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The Revival of Japans Nuclear Industry

After Japanese Prime Minister Fumio Kishida, in late August, ordered the development and construction of new nuclear power plants, Japan’s nuclear power plant builders are quickly following up with new and safer reactors.

Mitsubishi Heavy Industries (MHI) on September 29 announced the conceptual design of a new light-water nuclear reactor with additional safety features. The very next day, September 30, it was reported that Hitachi-GE Nuclear Energy is also designing its own new reactor with enhanced safety features.

Mitsubishi Heavy

Developed in collaboration with four Japanese utilities – Hokkaido Electric Power, Kansai Electric Power, Shikoku Electric Power and Kyushu Electric Power – the MHI reactor is touted as meeting the regulatory requirements for “resistance to natural disaster and security against terrorism and unforeseen event.”

Incorporating “lessons learned from the Fukushima Daiichi accident,” the SRZ-1200 is a 1200MWe-class advanced light-water reactor. The lessons learned manifest themselves as safety mechanisms that “include, but are not limited to, an advanced accumulator design, and systems which effectively reduce the probability of radioactivity release in the event of a postulated accident.” SRZ stands for safe, resilient and ultimate (the Z in A-to-Z).

A light-water reactor is cooled with ordinary water. There are three types: pressurized, boiling and super-critical. MWe stands for Megawatts electric, the electrical output of a power plant. An average nuclear power plant generates 1000MWe or 1GWe (gigawatt).

MHI is Japan’s pressurized water reactor (PWR) specialist. It has been involved in the construction and maintenance of all 24 of the PWRs built in Japan and it designed, manufactured and constructed all but the first few.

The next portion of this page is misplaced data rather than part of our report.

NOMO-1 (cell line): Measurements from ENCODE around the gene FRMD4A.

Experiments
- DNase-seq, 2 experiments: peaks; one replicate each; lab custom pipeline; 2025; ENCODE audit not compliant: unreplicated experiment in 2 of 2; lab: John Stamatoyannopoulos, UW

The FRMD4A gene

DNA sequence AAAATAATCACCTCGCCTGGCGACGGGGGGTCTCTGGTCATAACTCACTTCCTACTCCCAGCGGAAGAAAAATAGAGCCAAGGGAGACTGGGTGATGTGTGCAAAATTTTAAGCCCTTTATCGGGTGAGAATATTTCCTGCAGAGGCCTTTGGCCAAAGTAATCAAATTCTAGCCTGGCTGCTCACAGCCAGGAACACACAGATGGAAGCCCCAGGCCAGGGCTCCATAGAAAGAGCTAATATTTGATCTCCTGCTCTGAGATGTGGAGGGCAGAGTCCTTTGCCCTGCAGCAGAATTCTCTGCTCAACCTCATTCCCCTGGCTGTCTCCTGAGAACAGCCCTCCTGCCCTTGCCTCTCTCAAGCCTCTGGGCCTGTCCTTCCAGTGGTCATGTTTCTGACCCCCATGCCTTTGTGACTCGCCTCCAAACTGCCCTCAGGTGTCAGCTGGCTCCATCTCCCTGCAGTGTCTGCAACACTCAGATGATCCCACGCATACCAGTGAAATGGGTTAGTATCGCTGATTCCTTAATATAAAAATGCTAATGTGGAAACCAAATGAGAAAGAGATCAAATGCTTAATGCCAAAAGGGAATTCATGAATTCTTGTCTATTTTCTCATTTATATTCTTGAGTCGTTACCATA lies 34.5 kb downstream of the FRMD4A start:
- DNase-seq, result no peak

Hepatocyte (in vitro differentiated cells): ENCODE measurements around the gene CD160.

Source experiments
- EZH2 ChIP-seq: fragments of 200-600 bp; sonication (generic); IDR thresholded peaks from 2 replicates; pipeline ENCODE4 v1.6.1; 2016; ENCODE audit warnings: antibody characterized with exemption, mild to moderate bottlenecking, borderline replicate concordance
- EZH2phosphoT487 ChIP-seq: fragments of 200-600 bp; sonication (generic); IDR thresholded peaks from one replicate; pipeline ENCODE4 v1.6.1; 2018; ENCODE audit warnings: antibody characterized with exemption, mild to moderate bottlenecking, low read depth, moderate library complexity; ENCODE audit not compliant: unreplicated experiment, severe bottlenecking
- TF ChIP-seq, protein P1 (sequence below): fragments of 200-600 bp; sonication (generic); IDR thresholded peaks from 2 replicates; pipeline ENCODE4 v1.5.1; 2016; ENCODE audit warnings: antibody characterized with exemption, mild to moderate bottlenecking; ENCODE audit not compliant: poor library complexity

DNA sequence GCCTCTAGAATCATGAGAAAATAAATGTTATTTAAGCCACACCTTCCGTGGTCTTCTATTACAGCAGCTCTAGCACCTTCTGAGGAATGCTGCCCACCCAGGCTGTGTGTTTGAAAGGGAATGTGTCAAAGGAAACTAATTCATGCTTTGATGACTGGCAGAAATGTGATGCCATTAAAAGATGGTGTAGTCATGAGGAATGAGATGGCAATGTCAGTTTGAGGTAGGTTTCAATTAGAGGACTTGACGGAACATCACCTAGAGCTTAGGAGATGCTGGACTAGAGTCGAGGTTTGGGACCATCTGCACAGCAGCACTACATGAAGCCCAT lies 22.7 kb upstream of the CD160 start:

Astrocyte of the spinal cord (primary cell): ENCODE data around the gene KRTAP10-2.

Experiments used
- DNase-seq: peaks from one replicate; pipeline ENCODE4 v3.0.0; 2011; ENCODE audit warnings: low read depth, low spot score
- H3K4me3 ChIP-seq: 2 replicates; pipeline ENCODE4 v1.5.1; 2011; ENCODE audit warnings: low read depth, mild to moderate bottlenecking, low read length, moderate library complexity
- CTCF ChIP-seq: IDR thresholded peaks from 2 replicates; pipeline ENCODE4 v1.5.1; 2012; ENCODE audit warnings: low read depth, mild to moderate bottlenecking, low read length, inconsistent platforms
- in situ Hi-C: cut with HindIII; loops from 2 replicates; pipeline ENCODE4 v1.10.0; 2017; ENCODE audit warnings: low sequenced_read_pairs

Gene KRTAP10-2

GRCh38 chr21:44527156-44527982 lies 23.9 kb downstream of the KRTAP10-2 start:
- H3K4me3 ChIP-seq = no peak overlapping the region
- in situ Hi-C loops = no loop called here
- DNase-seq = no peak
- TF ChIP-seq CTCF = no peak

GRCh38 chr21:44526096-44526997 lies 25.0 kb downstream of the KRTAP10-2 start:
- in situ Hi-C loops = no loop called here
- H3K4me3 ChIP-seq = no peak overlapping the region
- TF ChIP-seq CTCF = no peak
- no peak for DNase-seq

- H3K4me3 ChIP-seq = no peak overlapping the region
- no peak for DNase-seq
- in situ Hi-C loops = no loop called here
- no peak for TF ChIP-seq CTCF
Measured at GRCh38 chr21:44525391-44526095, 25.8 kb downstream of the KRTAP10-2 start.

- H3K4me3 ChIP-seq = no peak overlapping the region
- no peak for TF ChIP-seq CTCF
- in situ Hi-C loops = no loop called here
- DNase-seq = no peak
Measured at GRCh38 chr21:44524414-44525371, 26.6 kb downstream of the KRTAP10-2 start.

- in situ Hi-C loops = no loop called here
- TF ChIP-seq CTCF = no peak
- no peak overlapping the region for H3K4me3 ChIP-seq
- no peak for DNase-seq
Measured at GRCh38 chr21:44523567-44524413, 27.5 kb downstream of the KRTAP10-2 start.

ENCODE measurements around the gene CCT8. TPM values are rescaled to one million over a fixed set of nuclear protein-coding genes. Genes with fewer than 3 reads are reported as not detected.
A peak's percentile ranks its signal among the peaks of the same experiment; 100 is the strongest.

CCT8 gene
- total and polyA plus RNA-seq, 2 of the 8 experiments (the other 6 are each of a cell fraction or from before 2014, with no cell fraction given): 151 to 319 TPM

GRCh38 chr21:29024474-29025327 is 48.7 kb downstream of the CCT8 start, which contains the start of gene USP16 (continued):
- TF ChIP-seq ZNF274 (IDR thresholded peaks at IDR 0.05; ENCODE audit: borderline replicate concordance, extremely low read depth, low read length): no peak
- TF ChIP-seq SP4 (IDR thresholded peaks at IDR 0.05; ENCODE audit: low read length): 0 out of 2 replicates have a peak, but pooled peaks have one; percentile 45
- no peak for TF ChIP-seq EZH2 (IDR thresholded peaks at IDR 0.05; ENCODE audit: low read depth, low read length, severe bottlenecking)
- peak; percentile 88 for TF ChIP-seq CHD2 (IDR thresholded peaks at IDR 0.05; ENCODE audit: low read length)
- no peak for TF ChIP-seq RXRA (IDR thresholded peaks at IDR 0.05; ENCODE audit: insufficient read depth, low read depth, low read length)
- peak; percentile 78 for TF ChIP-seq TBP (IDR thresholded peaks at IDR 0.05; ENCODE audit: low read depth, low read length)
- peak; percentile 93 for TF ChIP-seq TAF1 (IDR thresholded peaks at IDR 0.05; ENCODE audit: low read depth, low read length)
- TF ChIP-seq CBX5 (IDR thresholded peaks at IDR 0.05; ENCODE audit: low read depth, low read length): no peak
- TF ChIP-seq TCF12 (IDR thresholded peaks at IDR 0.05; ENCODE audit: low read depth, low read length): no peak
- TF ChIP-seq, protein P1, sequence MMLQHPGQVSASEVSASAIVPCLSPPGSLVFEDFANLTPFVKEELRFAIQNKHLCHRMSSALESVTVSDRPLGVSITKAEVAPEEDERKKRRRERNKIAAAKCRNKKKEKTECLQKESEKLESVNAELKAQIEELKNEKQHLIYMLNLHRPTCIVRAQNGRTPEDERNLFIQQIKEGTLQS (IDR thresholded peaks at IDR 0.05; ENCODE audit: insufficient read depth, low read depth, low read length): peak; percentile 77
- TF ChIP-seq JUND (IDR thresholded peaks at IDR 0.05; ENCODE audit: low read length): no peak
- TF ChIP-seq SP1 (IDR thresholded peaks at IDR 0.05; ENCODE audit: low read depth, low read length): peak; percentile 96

According to the World Nuclear Association, there are at present 33 nuclear reactors in Japan classed as operable. Of these, 16 are PWRs and 17 are boiling water reactors (BWRs). Japan’s other two nuclear power plant builders, Hitachi and Toshiba, use BWR technology.

The accumulator is a passive injection device that replenishes the reactor coolant in the event of a loss-of-coolant accident – the kind of accident that caused the Fukushima disaster in 2011.

“Furthermore,” continues the press release, “the SRZ-1200 design is intended to enhance operational flexibility which will effectively allow for improved electrical power delivery alongside variable electric power sources such as renewables. The ability to adapt the SRZ-1200 for hydrogen production will also be studied to ensure that all potential uses of energy generated from this plant are efficiently and proactively applied for all societal needs.”

MHI will now move to the basic design stage, aiming to create a safe, stable and zero-carbon supply of energy for Japan. As things stand now, commercialization is expected in the mid-2030s. If the SRZ-1200 proves to be a success, that may enable the revitalization of MHI’s overseas nuclear power business.

Hitachi-GE

The Hitachi-GE entry will be an advanced BWR featuring a passive cooling system (no electric power required) and a ventilation system that filters out radioactivity.

This addresses two major causes of the Fukushima nuclear disaster. As noted on the Tokyo Electric Power Co. (TEPCO) website: